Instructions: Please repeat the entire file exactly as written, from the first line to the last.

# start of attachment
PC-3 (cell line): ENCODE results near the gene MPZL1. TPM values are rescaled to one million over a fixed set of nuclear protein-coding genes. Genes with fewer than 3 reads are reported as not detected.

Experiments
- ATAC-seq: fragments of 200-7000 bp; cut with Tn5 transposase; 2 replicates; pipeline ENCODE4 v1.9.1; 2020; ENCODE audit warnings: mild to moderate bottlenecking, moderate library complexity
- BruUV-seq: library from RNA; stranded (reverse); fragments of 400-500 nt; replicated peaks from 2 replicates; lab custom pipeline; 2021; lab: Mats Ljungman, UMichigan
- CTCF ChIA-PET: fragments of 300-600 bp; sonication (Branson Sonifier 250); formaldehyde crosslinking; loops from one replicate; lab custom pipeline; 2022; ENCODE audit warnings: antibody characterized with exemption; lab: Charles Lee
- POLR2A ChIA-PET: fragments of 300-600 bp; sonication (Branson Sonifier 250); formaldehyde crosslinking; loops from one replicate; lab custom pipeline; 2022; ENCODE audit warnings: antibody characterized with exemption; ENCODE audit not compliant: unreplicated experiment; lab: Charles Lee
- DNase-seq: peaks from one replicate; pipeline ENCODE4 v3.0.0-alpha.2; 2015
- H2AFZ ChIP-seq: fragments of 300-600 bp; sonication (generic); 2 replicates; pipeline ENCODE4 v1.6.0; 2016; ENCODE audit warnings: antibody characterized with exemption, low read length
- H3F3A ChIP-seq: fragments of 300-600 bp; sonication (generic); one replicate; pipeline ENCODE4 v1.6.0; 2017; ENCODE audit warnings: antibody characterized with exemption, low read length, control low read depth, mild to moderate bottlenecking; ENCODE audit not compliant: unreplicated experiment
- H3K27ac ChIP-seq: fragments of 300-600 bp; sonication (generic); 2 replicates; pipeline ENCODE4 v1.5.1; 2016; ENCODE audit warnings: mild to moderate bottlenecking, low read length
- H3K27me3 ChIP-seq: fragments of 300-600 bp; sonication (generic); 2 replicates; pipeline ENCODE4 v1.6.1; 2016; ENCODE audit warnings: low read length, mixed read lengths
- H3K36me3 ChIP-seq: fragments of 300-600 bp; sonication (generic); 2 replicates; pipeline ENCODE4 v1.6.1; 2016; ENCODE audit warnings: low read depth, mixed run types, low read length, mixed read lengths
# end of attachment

PC-3 (cell line): ENCODE results near the gene MPZL1. TPM values are rescaled to one million over a fixed set of nuclear protein-coding genes. Genes with fewer than 3 reads are reported as not detected.

Experiments
- ATAC-seq: fragments of 200-7000 bp; cut with Tn5 transposase; 2 replicates; pipeline ENCODE4 v1.9.1; 2020; ENCODE audit warnings: mild to moderate bottlenecking, moderate library complexity
- BruUV-seq: library from RNA; stranded (reverse); fragments of 400-500 nt; replicated peaks from 2 replicates; lab custom pipeline; 2021; lab: Mats Ljungman, UMichigan
- CTCF ChIA-PET: fragments of 300-600 bp; sonication (Branson Sonifier 250); formaldehyde crosslinking; loops from one replicate; lab custom pipeline; 2022; ENCODE audit warnings: antibody characterized with exemption; lab: Charles Lee
- POLR2A ChIA-PET: fragments of 300-600 bp; sonication (Branson Sonifier 250); formaldehyde crosslinking; loops from one replicate; lab custom pipeline; 2022; ENCODE audit warnings: antibody characterized with exemption; ENCODE audit not compliant: unreplicated experiment; lab: Charles Lee
- DNase-seq: peaks from one replicate; pipeline ENCODE4 v3.0.0-alpha.2; 2015
- H2AFZ ChIP-seq: fragments of 300-600 bp; sonication (generic); 2 replicates; pipeline ENCODE4 v1.6.0; 2016; ENCODE audit warnings: antibody characterized with exemption, low read length
- H3F3A ChIP-seq: fragments of 300-600 bp; sonication (generic); one replicate; pipeline ENCODE4 v1.6.0; 2017; ENCODE audit warnings: antibody characterized with exemption, low read length, control low read depth, mild to moderate bottlenecking; ENCODE audit not compliant: unreplicated experiment
- H3K27ac ChIP-seq: fragments of 300-600 bp; sonication (generic); 2 replicates; pipeline ENCODE4 v1.5.1; 2016; ENCODE audit warnings: mild to moderate bottlenecking, low read length
- H3K27me3 ChIP-seq: fragments of 300-600 bp; sonication (generic); 2 replicates; pipeline ENCODE4 v1.6.1; 2016; ENCODE audit warnings: low read length, mixed read lengths
- H3K36me3 ChIP-seq: fragments of 300-600 bp; sonication (generic); 2 replicates; pipeline ENCODE4 v1.6.1; 2016; ENCODE audit warnings: low read depth, mixed run types, low read length, mixed read lengths